13. The sound absorber according to claim 11, wherein the pin is retracted after the skin layer is formed on part of the resin material which is in contact with the outer peripheral surface of the pin to form the skin layer on part of the inner peripheral surface of the hole.

14. The sound absorber according to claim 11, wherein an expansible material is used as the resin material, and the hole is formed by causing the pin to project after the resin material expands.

15. A sound absorbing structure containing the sound absorber according to any one of claims 12 to 14, wherein the sound absorber structure is used for any one of an air cleaner, an air duct, and a resonator for intake or ejection of air.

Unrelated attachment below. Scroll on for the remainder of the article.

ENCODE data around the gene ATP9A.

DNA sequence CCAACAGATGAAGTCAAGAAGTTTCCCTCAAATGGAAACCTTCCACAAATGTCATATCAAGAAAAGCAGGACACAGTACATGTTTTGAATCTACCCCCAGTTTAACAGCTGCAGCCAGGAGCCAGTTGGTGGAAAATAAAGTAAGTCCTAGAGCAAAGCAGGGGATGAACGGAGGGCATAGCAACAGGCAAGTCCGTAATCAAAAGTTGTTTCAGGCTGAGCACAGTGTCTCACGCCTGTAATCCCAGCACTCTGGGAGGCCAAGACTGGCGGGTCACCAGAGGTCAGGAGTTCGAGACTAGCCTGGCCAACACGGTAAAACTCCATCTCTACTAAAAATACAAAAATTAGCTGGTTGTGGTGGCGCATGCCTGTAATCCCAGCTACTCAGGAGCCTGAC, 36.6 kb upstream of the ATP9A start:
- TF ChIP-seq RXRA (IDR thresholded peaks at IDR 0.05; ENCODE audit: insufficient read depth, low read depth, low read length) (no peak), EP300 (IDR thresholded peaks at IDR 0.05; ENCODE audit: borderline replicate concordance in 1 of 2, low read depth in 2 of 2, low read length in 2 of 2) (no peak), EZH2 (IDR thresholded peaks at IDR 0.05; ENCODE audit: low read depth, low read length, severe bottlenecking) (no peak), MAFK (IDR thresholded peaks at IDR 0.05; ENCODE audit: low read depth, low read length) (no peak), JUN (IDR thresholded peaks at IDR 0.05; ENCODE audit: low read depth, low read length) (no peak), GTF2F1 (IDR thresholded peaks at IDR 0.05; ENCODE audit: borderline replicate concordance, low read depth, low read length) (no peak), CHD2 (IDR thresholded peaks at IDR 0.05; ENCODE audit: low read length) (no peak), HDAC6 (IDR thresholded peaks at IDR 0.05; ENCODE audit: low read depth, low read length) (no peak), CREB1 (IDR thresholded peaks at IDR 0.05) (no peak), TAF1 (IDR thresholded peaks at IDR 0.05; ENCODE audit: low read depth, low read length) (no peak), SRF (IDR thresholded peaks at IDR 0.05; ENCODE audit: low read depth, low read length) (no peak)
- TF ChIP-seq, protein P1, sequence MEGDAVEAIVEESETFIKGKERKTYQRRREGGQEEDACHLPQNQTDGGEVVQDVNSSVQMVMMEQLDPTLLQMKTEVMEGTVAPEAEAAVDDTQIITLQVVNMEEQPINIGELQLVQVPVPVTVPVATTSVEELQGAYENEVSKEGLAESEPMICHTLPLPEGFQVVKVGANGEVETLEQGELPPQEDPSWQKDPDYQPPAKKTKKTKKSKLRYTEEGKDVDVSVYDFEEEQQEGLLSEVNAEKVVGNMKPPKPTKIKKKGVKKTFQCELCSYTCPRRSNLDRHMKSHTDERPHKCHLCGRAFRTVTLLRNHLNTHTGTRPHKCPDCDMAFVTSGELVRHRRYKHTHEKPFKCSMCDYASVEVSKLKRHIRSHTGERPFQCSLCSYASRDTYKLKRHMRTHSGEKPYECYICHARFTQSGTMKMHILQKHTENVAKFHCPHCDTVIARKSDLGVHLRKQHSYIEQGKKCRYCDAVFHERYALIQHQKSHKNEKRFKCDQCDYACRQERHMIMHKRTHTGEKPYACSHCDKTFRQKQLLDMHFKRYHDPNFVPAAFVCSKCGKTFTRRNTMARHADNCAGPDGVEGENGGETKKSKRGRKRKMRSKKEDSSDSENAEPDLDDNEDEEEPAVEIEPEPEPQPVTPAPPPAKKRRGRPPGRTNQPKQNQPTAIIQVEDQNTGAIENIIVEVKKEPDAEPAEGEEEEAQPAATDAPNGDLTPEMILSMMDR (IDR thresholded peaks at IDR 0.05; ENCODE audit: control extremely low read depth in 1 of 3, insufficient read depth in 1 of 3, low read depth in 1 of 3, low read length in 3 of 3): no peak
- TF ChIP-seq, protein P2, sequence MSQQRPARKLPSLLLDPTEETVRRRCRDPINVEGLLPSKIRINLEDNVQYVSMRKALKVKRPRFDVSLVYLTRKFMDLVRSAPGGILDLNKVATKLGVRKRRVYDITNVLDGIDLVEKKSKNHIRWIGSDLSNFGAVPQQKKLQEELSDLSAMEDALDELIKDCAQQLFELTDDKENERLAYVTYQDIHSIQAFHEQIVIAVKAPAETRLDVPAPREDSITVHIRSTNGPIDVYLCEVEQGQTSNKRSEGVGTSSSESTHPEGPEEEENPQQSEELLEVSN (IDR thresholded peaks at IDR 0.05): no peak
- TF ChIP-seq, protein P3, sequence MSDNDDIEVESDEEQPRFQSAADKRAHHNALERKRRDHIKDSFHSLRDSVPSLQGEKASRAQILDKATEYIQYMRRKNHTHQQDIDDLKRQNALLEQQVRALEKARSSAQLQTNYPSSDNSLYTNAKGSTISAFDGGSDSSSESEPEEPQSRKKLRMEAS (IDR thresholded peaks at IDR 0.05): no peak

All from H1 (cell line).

Description:

TECHNICAL FIELD

The invention relates to a process for producing a sound absorber having highly rigid skin layers constituting back and front surfaces and a void layer formed between the skin layers, and a sound absorber produced by the process and a sound absorbing structure.

BACKGROUND

Sound insulators and sound absorbers have heretofore been used to insulate noises. As the sound absorber, it is common to use a soft non-woven fabric or a molded foamed plastic article which absorbs an acoustic wave to a high degree. Such a sound absorber is not rigid and not expected to exhibit sound insulating properties. On the other hand, as the sound insulator, it is common to use a member having high density and high rigidity which hardly vibrates by an acoustic wave. To insulate noises, such a sound insulator insulates an acoustic noise by reflection, not by absorption. Therefore, generally, such a sound insulator is not expected to exhibit sound absorbing properties.